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This book is a given for recreational and commercial fishermen as well as anyone who loves the outdoors! Since most anglers identify their fish by reviewing illustrations rather than using scientific keys, the authors have succeeded in making fishing easier by providing superb illustrations and detailed diagnostics for fish identification. A valuable, one-stop reference tool for everyday anglers, fisheries experts, biologists, and outdoors writers, this guide includes intensively researched information on 207 species of saltwater fish, essential data on each speciesí habitat, identification, typical size, and food value. By Jerald Horst & Mike Lane, illustrated by Duane Raver. 207 species.

Bonita, Atlantic
Sarda sarda

Illustrations by: Duane Raver     Click image for large version.
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Family:  Mackerels  (Scombridae)
Bonita, Atlantic resources :  
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Weight vs. length chart for Bonita, Atlantic
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Other Names :Northern Bonito, Common Bonito, Oceanic Bonito, Atlantic Bonita
Range & Habitat :Relatively rare in the Gulf of Mexico, but scattered reports occur, most commonly from the northern and northeastern Gulf. It is most common in open coastal waters.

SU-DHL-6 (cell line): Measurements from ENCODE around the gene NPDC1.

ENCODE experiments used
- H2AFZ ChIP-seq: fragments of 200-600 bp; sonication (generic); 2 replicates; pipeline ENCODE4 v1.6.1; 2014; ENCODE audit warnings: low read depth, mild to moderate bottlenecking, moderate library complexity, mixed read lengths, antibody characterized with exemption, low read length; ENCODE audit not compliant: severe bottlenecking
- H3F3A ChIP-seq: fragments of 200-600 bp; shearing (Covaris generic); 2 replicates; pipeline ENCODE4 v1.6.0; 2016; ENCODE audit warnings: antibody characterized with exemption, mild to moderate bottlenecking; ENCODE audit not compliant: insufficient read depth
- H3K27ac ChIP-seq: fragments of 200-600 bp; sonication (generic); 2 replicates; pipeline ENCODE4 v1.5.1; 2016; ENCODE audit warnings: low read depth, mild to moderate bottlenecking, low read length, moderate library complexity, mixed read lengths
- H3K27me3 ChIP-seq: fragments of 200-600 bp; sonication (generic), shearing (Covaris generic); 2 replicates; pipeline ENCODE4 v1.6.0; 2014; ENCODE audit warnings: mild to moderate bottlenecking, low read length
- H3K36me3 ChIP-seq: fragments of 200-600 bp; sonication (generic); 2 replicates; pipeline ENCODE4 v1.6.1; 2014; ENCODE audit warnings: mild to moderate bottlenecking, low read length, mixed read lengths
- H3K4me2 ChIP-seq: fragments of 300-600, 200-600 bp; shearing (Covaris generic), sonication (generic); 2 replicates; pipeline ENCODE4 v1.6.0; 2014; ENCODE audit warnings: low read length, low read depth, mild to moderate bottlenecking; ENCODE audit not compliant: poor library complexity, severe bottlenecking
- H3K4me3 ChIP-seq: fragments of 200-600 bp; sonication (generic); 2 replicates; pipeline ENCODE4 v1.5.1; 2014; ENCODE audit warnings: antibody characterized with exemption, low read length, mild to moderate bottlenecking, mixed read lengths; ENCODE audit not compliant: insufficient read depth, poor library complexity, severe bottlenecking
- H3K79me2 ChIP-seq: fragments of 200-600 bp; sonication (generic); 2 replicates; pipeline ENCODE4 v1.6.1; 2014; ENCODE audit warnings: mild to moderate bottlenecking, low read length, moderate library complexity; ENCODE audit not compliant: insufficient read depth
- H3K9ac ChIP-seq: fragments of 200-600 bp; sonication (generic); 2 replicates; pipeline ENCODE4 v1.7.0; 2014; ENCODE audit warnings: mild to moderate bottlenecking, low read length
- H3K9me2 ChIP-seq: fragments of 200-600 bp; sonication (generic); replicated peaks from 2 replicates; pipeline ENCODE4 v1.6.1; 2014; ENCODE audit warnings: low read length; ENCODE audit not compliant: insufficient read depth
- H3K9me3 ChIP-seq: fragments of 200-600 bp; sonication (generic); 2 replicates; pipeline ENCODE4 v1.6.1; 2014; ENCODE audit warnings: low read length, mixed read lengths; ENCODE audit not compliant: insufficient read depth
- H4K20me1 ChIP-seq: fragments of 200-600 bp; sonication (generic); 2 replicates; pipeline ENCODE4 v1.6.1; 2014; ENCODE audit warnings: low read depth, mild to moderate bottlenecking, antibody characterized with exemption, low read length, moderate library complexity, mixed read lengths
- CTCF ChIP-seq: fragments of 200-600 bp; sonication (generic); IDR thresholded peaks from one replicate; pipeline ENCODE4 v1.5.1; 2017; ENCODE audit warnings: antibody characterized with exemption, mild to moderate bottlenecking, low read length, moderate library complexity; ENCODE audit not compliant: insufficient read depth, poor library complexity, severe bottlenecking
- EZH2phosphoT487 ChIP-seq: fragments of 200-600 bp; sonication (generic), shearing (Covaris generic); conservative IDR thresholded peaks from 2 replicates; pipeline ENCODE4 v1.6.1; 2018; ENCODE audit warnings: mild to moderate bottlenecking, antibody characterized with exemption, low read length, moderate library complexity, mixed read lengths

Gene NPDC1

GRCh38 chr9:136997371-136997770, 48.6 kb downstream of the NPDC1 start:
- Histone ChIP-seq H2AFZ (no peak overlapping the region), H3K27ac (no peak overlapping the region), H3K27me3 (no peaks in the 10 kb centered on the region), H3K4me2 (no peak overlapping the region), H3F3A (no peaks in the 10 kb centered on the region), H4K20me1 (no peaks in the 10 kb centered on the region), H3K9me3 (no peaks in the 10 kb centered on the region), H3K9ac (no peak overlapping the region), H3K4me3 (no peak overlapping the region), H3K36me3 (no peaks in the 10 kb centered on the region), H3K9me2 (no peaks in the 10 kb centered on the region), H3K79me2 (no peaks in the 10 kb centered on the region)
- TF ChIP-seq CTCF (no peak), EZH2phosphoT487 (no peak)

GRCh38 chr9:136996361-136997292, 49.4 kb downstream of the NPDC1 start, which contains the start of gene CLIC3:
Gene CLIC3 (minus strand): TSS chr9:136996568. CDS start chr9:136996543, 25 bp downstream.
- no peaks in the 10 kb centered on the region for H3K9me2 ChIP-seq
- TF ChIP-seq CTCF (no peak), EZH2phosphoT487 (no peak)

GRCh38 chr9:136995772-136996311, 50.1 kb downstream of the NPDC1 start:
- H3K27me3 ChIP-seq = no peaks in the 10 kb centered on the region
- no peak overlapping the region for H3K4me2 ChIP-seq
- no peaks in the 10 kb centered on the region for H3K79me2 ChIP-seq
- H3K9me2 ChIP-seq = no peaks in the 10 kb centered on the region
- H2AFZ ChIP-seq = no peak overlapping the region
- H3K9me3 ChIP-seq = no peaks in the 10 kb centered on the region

Identification & Biology :This is a small and quite streamlined tuna. It is the only tuna with longitudinal stripes on its back. The skipjack tuna has longitudinal lines, but they are on the belly rather than the back. The back and upper sides are steel-blue.

Atlantic bonito are relentless predators from the time they hatch. Adults eat all types of fish, including herrings, menhaden, hake, mackerels, anchovies, as well as shrimp and squid. They are known to live at least 9 years, but are not large fish. They typically reach sexual maturity at age 2. Spawning takes place in the early summer. On the Atlantic coast, where they are more common, Atlantic bonito form large schools, often mixed with bluefish and mackerel.
Size :Common to 2 feet and 4-5 pounds. It can occasionally reach 12-15 pounds in weight, and rarely over 20 pounds.
Food Value :Good, but not as often eaten as other tunas, perhaps because of its small size.
Description by: Jerald Horst, Associate Professor, Fisheries - LSU AgCenter

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